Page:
"I want to know what you are doing, traveling on this road. You scare all the buffalo away. I want to hunt in this place. I want you to turn back from here. If you don't, I will fight you again. I want you to leave what you have got here and turn back from here. - Sitting Bull.

A sea of thousands of Native Americans from over 200 indigenous nations has descended onto the Great Plains to stand at the forefront of a new but familiar battle against fossil fuels.

 Led by the Standing Rock Sioux Tribe (Hunkpapa Lakota Nation), these nations are fighting against the 1,172-mile Dakota Access pipeline, which would transport oil from the Bakken oil fields to pipelines in Illinois, and is set to come within a half-mile of the Standing Rock reservation, threatening its water supply.

The fight is calling into question yet again the logic of fossil fuels and bringing to the fore age-old questions that this country prefers to forget: those of Native American sovereignty, self-determination, and treaty rights.

The broken treaties fought over in the past are the same being invoked today. In 1868, the Lakota signed the Fort Laramie Treaty with the US government, creating the Great Sioux Reservation, which included all of South Dakota west of the Missouri River. The treaty protected hunting, fishing, and water rights in the surrounding area, including where the pipeline would traverse. These treaties have been the tool by which tribes exert their sovereignty and self-determination.

The images from Standing Rock are both tragic and inspiring. They are the story of America.

These images also remind us that resistance is part of America. The fight at Standing Rock is the largest gathering of indigenous nations in the United States in decades. This moment should remind us of the 1973 occupation of Wounded Knee (site of the 1890 Wounded Knee massacre), when the American Indian Movement (AIM) and the Oglala Lakota people faced down the federal government in a 71-day standoff over treaty rights. At the Sacred Stone Camp, where today’s protesters are headquartered, the AIM flag is still waved, and Dennis Banks, the founder of AIM and leader of the Wounded Knee occupation, has joined the fight.

Even further back, in 1876, the Great Plains was home to the Battle of the Little Big Horn, where the Lakota, Cheyenne, and Arapaho united and defeated Gen. George Armstrong Custer and his Seventh Cavalry. The reason for that fight? Broken treaties.

The Standing Rock Sioux Nation are the descendants of Sitting Bull, one of the resistance leaders at the Battle of the Little Bighorn. Among the Lakota, one of the last tribes to be forced onto reservations, there is a great deal of pride in knowing and learning from this history of resistance.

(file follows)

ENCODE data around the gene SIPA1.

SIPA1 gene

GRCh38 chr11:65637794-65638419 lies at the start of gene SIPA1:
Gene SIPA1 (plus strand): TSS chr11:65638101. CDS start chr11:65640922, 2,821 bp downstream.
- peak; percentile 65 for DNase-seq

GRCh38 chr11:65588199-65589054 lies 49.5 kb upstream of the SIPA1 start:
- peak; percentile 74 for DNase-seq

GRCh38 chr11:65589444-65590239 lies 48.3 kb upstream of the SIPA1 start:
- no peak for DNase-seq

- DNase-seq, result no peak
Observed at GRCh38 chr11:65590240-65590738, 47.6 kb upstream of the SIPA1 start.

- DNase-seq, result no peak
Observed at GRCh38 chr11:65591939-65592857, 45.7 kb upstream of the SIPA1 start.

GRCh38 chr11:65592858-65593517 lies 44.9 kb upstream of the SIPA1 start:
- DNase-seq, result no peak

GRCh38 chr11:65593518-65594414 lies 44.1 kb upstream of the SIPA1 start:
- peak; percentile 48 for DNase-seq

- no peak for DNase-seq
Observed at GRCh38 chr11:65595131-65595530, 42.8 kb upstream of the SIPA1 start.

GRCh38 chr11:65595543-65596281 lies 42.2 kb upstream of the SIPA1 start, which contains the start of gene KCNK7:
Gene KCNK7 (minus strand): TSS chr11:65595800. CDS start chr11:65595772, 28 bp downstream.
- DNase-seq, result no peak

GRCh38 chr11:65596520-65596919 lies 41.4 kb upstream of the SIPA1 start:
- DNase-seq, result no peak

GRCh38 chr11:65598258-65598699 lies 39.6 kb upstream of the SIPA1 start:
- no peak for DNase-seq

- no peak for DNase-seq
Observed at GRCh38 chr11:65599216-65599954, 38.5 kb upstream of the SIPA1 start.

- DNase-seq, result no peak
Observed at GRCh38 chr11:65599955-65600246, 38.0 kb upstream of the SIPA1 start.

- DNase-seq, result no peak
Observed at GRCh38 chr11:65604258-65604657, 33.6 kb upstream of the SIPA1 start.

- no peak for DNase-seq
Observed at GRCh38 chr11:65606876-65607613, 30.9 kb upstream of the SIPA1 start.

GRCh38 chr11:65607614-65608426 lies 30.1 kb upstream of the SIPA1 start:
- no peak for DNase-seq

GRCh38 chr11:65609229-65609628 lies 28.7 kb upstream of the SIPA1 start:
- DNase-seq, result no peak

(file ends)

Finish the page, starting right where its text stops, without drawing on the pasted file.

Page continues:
That resistance is integral to the current struggle for climate justice, which has seen an unprecedented degree of unity between Native and non-native peoples. This has broadened and deepened the movement, adding to the idea of conserving the earth basic questions of justice rooted in the founding of the United States.

What’s happening at Standing Rock is a continuation of the same fight. Today, Natives and non-natives alike are seeing why treaty rights are a fundamental piece of the climate-justice movement, and a key tool in the fight against specific projects like the Dakota Access pipeline. Nobody knows how this standoff at Standing Rock will end. The fossil-fuel companies might very well have their way and push the pipeline through. But this moment has sparked something in Indian country and beyond that we haven’t seen in decades, and no matter what happens, the fight will continue.

Responses to "At Standing Rock, descendants of Sitting Bull are fighting the same battle"

  1. Anonymous says:

    Very sad that after a hundred years we find ourselves right back where we started has indigenous peoples. We here in Canada are concerned for our brothers and sisters in North Dakota.The world is watching Enbridge and you wont get away with bullying that community. Sad very sad!

  2. Anonymous says:

    The EPA should be an agency run by native peoples, not a sham to further fossil fuel agenda. There should be a contingent of indigenous peoples having some sort of overseeing power regarding decisions made that effect the environment of this country. Climate change is a fact and the damage has to stop.

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